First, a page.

How can I reduce the risk?
You shouldn't allow water to stagnate, as this forms a breeding ground for malaria's deadly carriers, the Anopheles mosquito. At community level water shouldn't be allowed to stagnate and whenever feasible, water should be drained. For efficient control, spraying can be undertaken using pesticides by certified authority. At home, you should change water in flower pots, buckets, coolers etc. at least twice a week. Ventilation of socket outlet pipes should be properly covered with nets. Mosquito nets and door screens also help. But these methods are not convenient. Mosquito repellants like mats, coils, refills, etc., should be used regularly to keep mosquitoes away.
Warding off & minimisation of exposure to mosquitoes
- Avoidance of night-time outside activities.
- Avoid dark coloured clothing as it attracts mosquitoes. Some perfumes, cologne and aftershave are also reported to attract.
- Clothing to cover arms and legs in the evenings as mosquitoes prefer the leg ankle region.
- Spend time in air-conditioned offices and hotels that are generally free from mosquitoes.
- Use mosquito bed nets if sleeping in unscreened rooms or open spaces.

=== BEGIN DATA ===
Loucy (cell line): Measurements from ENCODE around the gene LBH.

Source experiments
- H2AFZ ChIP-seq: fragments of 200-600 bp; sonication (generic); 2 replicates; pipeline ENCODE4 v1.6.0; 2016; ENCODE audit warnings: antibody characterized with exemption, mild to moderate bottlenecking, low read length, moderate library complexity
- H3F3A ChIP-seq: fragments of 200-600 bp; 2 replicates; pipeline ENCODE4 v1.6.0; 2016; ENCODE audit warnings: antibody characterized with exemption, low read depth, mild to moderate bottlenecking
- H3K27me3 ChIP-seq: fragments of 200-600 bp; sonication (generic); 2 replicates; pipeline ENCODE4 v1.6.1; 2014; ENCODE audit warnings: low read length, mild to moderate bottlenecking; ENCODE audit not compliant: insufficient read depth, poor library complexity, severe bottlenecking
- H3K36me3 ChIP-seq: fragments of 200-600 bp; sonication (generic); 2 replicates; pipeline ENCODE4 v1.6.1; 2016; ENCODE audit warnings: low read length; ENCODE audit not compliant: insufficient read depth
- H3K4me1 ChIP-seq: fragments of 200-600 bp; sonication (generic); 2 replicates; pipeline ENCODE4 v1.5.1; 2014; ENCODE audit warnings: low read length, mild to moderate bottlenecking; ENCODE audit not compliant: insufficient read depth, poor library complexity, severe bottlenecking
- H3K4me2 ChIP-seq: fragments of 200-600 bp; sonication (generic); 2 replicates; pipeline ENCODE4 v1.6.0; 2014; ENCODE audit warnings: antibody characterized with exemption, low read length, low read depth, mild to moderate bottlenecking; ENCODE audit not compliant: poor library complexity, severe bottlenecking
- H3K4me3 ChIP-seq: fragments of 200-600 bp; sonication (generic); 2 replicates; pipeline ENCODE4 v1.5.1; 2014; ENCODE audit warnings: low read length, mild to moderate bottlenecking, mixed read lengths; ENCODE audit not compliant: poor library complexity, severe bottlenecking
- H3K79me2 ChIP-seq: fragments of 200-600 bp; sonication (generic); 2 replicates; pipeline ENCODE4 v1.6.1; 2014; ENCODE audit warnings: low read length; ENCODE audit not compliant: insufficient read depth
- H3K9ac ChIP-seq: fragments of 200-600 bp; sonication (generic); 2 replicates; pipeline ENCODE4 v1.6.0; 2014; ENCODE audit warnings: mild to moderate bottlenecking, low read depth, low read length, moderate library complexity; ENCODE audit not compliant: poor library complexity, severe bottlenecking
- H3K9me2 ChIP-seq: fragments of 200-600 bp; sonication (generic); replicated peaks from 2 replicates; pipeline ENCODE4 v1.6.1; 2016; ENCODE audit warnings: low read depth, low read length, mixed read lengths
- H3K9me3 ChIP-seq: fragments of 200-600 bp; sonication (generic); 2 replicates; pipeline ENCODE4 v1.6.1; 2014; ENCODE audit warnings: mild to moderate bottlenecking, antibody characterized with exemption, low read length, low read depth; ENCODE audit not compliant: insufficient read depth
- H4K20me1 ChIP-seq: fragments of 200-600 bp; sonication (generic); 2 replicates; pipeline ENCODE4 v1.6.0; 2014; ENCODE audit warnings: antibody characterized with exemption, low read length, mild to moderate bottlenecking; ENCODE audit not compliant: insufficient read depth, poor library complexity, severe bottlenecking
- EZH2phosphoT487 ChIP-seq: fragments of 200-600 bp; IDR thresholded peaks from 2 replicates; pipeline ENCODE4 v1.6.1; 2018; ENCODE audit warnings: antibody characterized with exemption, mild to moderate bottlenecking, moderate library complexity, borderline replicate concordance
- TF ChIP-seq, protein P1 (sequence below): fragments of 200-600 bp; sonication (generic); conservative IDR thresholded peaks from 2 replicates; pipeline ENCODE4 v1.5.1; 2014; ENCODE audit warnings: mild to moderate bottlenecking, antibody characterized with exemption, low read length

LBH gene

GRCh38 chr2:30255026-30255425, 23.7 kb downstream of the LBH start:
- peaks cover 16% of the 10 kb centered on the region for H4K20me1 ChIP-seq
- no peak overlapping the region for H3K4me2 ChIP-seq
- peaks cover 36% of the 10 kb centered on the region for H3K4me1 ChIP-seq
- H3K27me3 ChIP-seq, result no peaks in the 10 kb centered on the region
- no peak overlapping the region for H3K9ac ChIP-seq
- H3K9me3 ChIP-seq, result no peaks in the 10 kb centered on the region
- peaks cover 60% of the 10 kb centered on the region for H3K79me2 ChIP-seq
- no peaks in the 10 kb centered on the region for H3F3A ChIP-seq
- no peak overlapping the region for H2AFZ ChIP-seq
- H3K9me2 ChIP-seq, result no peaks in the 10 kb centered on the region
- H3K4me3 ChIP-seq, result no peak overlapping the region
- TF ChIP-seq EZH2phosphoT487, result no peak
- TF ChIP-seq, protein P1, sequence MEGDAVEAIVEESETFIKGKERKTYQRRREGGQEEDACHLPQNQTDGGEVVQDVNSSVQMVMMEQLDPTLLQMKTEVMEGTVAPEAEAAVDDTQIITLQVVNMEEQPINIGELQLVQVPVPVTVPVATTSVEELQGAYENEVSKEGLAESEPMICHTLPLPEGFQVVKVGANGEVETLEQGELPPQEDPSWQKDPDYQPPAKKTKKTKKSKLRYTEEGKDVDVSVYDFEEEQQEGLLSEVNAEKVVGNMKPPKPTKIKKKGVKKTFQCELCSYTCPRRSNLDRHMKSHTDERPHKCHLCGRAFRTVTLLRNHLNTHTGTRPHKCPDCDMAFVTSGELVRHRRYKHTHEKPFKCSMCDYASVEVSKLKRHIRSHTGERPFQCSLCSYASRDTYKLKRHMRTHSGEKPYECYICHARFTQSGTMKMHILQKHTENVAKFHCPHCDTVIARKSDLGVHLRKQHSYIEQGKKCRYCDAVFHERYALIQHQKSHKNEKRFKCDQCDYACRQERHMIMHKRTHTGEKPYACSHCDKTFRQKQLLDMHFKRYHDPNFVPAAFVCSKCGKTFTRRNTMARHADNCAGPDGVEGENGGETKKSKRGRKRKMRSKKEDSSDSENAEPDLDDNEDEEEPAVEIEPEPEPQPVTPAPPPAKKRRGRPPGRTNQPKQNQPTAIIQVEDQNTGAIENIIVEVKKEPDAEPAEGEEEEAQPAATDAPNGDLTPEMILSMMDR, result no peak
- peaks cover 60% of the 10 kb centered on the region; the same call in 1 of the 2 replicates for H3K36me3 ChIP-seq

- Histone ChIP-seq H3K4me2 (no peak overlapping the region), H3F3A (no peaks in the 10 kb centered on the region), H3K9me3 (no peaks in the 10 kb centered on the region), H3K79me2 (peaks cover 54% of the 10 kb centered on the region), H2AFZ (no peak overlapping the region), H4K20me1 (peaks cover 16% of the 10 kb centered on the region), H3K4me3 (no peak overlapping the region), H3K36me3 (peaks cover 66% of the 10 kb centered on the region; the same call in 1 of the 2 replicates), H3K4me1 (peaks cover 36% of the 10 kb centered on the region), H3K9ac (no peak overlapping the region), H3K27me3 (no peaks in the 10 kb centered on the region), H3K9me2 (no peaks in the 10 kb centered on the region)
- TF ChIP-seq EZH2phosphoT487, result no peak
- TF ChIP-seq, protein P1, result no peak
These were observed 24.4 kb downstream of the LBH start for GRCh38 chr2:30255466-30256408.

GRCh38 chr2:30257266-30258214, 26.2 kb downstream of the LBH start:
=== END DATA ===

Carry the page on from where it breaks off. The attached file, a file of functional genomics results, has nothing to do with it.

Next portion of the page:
- If mosquitoes are present in an otherwise screened room, spray with insecticide.
- Use reliable mosquito repellents:
Use a dependant insecticide aerosol in the room to kill mosquitoes before retiring.
Use knock down sprays.
Use mosquito coils or vaporising mats.
Use electronic repellements.
You cannot depend on medication alone to prevent malaria. Avoidance of bites is the best protective plan. Consistent use of these measures both during day and night will not only prevent just malaria and filaria, but also dengue, a day-time biting mosquito disease. It is advisable to carry some form of mosquito repellent while traveling-: either sprays, creams, lotions, mats or coils.
Malarial control history in India
1946: India started using DDT
1953: NMCP is started
1958: NMCP becomes the NMEP
1959: The first time vector resistance is detected in India (In Gujarat)
1965: Malaria begins to re-emerge
1976: Peak of malaria cases in re-emergence period
1977: India starts MPO and PfPC
1985: 2 million annual cases of malaria in India
1991: Peal of P.falciparum cases
1994: Large scale epidemics, primarily in eastern India and western Rajasthan.
Control of mosquito borne diseases
- Population shift from rural to urban areas
- Improved housing and nutrition
- Better socio-economic conditions
- Better living standards
- Improved surveillance has allowed treatment of parasitemic persons
- Screening of houses
- Insecticide spraying by certified authority.
- House spraying (residual insecticide- spray programme)